Kris Patzlaff

There she was—knee deep in trash, picking over the discarded remains of other people's lives, transfixed by the processes of art and creation.

"When the job came up I thought, 'Wow that's a dream come true, hang out at the dump all day long and take home anything I want!'" says Art Professor Kris Patzlaff about her experience designing a recycled art installation at the Humboldt Waste Management Authority Transfer Station and Recycling Center in Eureka.

Kris's dream job materialized in 2000 after she responded to a request for proposals from the Waste Management Authority for an art project to be installed on the site's perimeter fence. Her proposal was selected and she spent the next two years of her life sifting through trash, organizing it and turning it into art. Kris says the experience was marked with intriguing discoveries along the way.

"I did a series of pieces that I called the 'Voyeur Series' during my time working on the fence. People would throw away parts of people's lives. It was really intriguing and I would get drawn into it. I can remember this one day, there was this green satin box and inside were all these old photographs and little programs from funerals listing the pallbearers and other mementos. So, I brought it home and ended up sitting in the yard for four hours just looking at this stuff and trying to figure out: Who was this person? Why did someone just throw away their life? I used the materials I found to create assemblages guiding the viewer into a similar inquiry."

After countless trips to the dump, daylong work sessions on a mock fence at her home in Trinidad, Calif. and hundreds of hours of inspired artistic expression, the project was completed in 2002.

Kris's piece at the transfer station and recycling center, which can be viewed at 1059 West Hawthorne Street in Eureka, is unique for the artist as jewelry is her primary medium. As a child, Kris displayed an early interest in art and specifically jewelry-making.

"I made my first jewelry watching Casper the Friendly Ghost cartoons, I was probably about eight," Kris says. "My dad was a jewelry and gem wholesaler and we used to glue these tiny tumbled rocks onto bracelets. I had my first booth at a fair when I was 12."

At age 17 Kris's dad gave her a box of tools. She retreated to the basement with a plumbing torch to solder metal and teach herself how to make jewelry. By the time she was 19 she owned her own jewelry store in her home state of Connecticut and also sold her work at arts and craft fairs in the region.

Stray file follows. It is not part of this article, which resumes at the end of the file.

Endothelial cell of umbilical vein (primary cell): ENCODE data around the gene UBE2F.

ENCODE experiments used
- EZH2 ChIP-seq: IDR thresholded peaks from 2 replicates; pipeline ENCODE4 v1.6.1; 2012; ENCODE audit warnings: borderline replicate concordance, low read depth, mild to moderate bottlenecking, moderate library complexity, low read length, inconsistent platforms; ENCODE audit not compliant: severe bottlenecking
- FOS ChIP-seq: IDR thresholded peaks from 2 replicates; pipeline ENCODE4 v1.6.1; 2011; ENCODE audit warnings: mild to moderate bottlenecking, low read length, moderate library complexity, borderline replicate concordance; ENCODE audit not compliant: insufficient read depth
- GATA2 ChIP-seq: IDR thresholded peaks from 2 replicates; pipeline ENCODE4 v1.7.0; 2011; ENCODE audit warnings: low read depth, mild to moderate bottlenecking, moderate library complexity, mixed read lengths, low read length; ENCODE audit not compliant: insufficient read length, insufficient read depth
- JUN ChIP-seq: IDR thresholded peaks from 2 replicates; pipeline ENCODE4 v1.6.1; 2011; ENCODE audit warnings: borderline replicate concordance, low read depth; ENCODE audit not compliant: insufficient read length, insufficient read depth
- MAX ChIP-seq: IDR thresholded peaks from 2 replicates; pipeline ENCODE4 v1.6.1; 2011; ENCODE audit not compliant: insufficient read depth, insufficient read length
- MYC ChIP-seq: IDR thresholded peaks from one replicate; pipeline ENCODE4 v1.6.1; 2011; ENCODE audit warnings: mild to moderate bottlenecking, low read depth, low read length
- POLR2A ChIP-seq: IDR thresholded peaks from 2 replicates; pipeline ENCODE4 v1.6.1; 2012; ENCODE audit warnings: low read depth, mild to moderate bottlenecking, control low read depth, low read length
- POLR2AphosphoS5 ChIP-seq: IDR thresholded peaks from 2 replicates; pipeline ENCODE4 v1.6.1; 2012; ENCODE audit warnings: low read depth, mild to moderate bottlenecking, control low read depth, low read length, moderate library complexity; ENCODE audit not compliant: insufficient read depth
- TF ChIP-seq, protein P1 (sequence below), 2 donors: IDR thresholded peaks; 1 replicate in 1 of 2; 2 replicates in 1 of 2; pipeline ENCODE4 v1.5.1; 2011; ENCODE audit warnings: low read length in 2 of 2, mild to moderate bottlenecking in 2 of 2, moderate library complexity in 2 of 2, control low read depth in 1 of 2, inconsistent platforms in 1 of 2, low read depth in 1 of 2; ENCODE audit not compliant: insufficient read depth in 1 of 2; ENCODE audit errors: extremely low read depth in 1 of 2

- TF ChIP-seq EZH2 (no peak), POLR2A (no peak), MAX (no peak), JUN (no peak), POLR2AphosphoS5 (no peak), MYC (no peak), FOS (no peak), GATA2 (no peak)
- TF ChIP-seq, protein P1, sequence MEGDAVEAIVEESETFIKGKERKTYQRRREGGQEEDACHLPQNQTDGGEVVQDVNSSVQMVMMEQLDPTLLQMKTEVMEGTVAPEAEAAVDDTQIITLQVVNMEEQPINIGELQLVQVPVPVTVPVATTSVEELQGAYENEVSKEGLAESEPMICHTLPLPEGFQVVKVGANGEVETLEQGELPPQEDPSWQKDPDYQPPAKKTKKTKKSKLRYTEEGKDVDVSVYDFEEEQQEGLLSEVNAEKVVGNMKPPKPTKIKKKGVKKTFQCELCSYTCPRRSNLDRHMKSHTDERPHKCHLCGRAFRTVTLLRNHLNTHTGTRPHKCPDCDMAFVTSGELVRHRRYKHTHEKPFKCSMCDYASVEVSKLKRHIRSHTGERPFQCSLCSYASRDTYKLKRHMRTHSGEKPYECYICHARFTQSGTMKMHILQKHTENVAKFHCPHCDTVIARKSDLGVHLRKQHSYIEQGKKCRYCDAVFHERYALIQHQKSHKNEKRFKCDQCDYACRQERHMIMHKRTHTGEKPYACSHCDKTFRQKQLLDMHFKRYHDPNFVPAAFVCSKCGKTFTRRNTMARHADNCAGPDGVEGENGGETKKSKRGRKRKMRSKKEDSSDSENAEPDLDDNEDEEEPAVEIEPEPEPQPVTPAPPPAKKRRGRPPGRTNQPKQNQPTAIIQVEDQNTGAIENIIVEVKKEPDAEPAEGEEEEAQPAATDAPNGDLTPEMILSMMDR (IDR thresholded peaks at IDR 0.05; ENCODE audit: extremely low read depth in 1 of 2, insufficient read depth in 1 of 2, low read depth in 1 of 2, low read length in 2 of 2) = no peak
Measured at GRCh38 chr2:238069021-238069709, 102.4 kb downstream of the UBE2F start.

At 23, while vacationing with a friend in California, she met art instructor Linda Watson at Cabrillo Community College in Santa Cruz who inspired her to drop everything, move to California and study jewelry and metalsmithing. After a year and a half of working with Linda, Kris came to Humboldt State and finished her bachelor's degree in art. She left the area to earn her master's degree from the University of Southern Illinois, which has a strong art program with a focus on metals and sculpture. Three years after graduation, Kris returned to Humboldt County and started selling pieces created in her studio. She became a part of the Humboldt State faculty seven years ago.

Kris stresses the fundamentals when teaching and directs her advanced students down the right artistic path. She still creates her unique jewelry pieces; her work has sold for as much as $8,000 and been purchased by jewelry collectors and celebrities like comedian Robin Williams. She serves as president of the Society of North American Goldsmiths, the professional organization for artists, designers, jewelers and metalsmiths with more than 3,000 members, and enjoys gardening when not teaching or making art.

What's the deal with that wavy magic wand thing? »

It's a sinusoidal stake—duh! Well, maybe if you aren't a metals artist you'd have no reason to know what a sinusoidal stake is. Essentially, it helps artists like Kris make custom-shaped forms, for jewelry and sculpture, through a process known as anticlastic raising.

No joke—Kris spent tow years digging through other people's trash »

She wasn't moonlighting as a crane operator at the dump or searching for celebrity secrets. Kris was commissioned by the Humboldt Waste Management Authority (HWMA) to create a recycled art installation at its transfer station and recycling center. She spent two years searching through the waste stream at HWMA sites looking for the perfect materials to include in her project that can be viewed at 1059 West Hawthorne Street in Eureka.

While most 8-year-old girls were organizing Barbie's Dream House, Kris was busy making jewelry »

At only eight years old Kris was gluing tumbled rocks onto bracelets, marking her first foray into jewelry making. At age 12 she had her first booth at the local fair where she sold her own jewelry creations. By the time she was 19, she owned and operated her own jewelry store, selling her work.

Kris Patzlaff
Professor of Art